It is axiomatic that the elements of a negligence-based cause of action are a duty, a breach of that duty, a causal relationship between the breach and the resulting injury, and actual loss. See Wright v. Eastman, 63 A.3d 281, 284 (Pa.Super. 2013). The question of whether a duty exists, as part of a negligence claim, is a question of law, assigned in the first instance to the trial court and subject to plenary appellate review. See Thierfelder v. Wolfert, 617 Pa. 295, 317, 52 A.3d 1251, 1264 (2012).

The determination of whether a duty exists in a particular case involves the weighing of several discrete factors which include: (1) the relationship between the parties; (2) the social utility of the actor's conduct; (3) the nature of the risk imposed and foreseeability of the harm incurred; (4) the consequences of imposing a duty upon the actor; and (5) the [over all] public interest in the proposed solution.

Montagazzi v. Crisci, 994 A.2d 626, 631 (Pa.Super. 2010) (citations omitted).

"When considering the question of duty, it is necessary to determine whether a defendant is under any obligation for the benefit of the particular plaintiff ... and, unless there is a duty upon the defendant in favor of the plaintiff which has been breached, there can be no cause of action based upon negligence." Roche v. Ugly Duckling Car Sales, Inc., 879 A.2d 785, 789 (Pa.Super. 2005) (citation and internal quotation marks omitted).

At the outset, we note that Moranko makes no citation to the record, and we have found no evidence of record, to support her claim that Mohegan Sun served alcohol to the decedent while he was at the casino prior to the tragic accident. Moranko presents no testimony, video surveillance, or other evidence establishing that Mohegan Sun served the decedent alcohol on the casino premises.

To support her claim against the parking service, Moranko does not cite any case law in this Commonwealth which imposes an affirmative duty upon the valet employed by Mohegan Sun. Rather, she relies upon general concepts of "ordinary care" and public policy to create such a duty. More specifically, Moranko relies upon Section 324A of the Restatement (Second) of Torts, Liability to Third Person for Negligent Performance of Undertaking, to support the imposition of a duty in this matter.[1] Section 324A provides as follows:

One who undertakes, gratuitously or for consideration, to render services to another which he should recognize as necessary for the protection of a third person or his things, is subject to liability to the third person for physical harm resulting from his failure to exercise reasonable care to protect his undertaking, if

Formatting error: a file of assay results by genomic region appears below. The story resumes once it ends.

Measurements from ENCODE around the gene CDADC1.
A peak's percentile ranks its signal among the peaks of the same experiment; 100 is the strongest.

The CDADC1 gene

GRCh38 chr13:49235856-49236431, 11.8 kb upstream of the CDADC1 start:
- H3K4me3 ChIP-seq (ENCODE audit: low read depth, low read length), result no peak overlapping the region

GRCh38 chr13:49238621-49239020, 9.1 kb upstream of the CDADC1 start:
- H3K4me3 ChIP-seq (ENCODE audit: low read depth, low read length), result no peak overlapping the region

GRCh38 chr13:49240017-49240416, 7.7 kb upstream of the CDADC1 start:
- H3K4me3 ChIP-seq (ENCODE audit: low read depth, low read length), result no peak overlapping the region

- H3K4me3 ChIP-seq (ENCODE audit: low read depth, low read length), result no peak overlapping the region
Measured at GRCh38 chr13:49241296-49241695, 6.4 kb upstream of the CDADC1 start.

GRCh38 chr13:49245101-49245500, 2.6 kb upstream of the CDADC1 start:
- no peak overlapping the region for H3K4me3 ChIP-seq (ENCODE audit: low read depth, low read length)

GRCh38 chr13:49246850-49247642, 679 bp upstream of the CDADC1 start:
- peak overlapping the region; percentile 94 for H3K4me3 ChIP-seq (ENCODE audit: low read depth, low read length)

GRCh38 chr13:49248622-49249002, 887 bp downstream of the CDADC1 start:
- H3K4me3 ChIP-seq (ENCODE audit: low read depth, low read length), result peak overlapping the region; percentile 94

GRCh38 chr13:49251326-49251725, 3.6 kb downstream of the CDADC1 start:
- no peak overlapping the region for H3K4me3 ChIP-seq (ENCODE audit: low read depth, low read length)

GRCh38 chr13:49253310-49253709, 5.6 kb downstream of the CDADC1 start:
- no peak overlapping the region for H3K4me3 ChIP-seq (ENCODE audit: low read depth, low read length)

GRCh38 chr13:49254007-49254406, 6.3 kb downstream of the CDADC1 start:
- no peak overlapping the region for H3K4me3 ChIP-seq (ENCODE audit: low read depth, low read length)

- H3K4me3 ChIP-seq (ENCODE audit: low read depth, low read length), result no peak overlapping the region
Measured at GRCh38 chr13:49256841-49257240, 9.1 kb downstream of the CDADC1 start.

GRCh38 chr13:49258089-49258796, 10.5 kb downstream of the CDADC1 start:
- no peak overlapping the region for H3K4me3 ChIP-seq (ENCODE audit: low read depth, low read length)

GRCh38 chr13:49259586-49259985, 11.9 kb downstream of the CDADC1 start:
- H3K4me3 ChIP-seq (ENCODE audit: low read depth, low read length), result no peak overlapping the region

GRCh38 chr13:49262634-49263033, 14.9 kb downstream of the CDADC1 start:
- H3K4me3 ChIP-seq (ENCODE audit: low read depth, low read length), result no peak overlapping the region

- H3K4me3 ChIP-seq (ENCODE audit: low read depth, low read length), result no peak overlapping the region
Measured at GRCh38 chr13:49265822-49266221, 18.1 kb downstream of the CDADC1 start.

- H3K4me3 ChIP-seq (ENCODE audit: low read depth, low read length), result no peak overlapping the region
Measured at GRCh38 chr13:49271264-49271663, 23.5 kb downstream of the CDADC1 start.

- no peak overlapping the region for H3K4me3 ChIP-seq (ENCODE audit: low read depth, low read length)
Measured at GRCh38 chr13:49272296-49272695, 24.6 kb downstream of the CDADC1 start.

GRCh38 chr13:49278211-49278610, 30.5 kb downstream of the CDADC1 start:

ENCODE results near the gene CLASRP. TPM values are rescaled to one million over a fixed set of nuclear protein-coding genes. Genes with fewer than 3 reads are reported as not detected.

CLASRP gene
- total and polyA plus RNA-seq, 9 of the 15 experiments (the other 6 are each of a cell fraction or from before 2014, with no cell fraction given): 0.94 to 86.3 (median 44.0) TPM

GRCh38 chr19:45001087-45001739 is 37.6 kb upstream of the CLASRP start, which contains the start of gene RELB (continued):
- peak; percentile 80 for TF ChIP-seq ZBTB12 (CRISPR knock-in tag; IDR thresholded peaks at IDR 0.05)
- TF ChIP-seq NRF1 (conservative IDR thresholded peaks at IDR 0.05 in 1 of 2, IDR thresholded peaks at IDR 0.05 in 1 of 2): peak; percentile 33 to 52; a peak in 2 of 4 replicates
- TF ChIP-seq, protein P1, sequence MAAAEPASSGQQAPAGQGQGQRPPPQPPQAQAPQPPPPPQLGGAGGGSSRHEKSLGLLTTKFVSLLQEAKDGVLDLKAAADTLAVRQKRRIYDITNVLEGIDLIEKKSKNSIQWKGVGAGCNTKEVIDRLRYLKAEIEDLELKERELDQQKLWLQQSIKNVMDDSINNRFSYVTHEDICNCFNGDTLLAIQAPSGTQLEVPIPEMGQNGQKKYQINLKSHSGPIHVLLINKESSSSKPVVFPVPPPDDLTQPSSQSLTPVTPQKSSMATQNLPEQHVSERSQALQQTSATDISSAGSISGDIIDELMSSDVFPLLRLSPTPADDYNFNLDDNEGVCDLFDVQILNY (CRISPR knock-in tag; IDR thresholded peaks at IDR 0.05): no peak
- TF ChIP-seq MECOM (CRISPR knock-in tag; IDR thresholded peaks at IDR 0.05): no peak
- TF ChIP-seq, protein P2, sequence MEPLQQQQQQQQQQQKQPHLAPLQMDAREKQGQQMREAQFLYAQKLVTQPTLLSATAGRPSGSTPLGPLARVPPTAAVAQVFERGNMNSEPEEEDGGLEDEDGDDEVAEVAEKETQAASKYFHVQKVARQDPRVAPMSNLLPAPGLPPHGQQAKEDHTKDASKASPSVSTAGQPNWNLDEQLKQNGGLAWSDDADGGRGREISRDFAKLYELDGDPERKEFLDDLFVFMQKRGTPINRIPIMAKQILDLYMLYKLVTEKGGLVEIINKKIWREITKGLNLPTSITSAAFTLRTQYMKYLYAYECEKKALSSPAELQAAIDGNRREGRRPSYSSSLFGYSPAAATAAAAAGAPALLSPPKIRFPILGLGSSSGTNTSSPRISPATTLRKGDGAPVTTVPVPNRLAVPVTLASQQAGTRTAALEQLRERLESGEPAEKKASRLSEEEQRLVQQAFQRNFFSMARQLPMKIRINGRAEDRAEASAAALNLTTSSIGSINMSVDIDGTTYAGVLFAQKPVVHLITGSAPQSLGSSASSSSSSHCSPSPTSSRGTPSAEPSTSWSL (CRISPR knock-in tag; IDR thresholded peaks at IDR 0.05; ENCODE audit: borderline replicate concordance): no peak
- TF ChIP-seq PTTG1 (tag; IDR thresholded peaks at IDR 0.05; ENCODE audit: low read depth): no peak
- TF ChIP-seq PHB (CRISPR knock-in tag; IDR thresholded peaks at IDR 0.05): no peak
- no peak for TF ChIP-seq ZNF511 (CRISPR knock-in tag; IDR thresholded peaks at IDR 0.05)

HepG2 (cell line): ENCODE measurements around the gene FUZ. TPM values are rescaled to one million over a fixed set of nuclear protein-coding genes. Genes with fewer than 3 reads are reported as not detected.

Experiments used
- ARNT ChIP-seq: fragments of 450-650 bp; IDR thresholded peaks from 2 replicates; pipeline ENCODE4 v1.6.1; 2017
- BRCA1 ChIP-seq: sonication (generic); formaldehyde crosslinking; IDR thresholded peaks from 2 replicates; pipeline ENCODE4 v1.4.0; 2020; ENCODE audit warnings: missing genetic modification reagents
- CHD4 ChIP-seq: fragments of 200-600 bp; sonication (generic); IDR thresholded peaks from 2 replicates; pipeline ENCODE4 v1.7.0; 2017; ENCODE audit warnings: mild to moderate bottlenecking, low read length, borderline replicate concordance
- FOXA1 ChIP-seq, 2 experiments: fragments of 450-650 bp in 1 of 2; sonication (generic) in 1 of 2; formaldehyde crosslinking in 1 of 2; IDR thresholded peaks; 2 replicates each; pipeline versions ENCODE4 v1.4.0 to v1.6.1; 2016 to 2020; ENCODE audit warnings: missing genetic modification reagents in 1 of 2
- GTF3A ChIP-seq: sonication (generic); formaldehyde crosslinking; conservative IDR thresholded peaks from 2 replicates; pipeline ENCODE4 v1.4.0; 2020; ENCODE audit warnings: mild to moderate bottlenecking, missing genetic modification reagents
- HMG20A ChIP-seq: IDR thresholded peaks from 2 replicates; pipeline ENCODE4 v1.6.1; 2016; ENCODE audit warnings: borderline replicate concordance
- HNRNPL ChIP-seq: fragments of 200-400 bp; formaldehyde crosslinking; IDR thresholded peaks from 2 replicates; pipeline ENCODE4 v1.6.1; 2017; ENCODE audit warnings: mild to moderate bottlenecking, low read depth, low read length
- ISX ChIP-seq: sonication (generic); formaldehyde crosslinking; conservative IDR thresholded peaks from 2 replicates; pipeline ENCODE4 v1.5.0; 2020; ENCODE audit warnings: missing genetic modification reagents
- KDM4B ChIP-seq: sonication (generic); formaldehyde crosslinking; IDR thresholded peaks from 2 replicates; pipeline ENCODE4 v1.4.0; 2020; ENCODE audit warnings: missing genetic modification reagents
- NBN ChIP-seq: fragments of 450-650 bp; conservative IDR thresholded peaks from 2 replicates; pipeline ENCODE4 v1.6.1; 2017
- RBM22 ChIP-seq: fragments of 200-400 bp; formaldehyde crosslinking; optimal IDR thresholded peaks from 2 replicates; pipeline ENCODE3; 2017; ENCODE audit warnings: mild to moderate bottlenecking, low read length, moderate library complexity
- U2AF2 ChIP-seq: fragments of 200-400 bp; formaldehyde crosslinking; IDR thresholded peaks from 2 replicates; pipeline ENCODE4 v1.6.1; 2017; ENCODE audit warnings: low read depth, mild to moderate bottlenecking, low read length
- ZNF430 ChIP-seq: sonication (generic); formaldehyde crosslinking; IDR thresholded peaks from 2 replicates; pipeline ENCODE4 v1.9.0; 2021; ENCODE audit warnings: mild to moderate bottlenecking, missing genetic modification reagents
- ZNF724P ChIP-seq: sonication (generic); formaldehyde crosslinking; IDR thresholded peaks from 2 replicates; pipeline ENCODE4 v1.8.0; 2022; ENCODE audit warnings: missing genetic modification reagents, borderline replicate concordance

(a) his failure to exercise reasonable care increases the risk of such harm, or
(b) he has undertaken to perform a duty owed by the other to the third person, or
(c) the harm is suffered because of reliance of the other or the third person upon the undertaking.

Restatement (Second) of Torts § 324A (1965) (emphasis added).

The comments to Section 324A of the Restatement makes clear that "[t]his section deals with the liability to third persons." Id., Comment a. Here, Moranko's claims do not invoke third party liability, but rather concerns an alleged failure to act resulting in direct harm to the decedent. Therefore, we do not find that Section 324A of the Restatement provides Moranko with a basis for relief.

Moranko alternatively argues that Mohegan Sun's duty is manifest in its failure to comply with internal organizational policies "designed to identify visibly intoxicated patrons and to prevent them [sic] from the gaming floor." Appellant's Brief, at 16 (emphasis added). This internal policy of Mohegan Sun is aimed not at preventing their valets from withholding an automobile from a visibly intoxicated patron, but from keeping visibly intoxicated patrons from gambling on the casino gaming floor. As such, it cannot serve to place a legal duty on Mohegan Sun.

We further find Moranko's reliance on 58 Pa.Code § 501a.3(a) to be misplaced. That section provides, in pertinent part:

§ 501a.3. Employee training program.
(a) The employee training program required under § 501a.2(d)(5) (relating to compulsive and problem gaming plan) must include instruction in the following:
(1) Characteristics and symptoms of compulsive behavior, including compulsive and problem gambling.
(6) Procedures designed to prevent serving alcohol to visibly intoxicated gaming patrons.
(7) Procedures designed to prevent persons from gaming after having been determined to be visibly intoxicated.

58 Pa.Code § 501a.3(a). To the extent this section mandates implementation of employee training procedures to prohibit serving alcohol to visibly intoxicated gaming patrons, the section simply does not impose any duty or legal obligation on a casino or its ...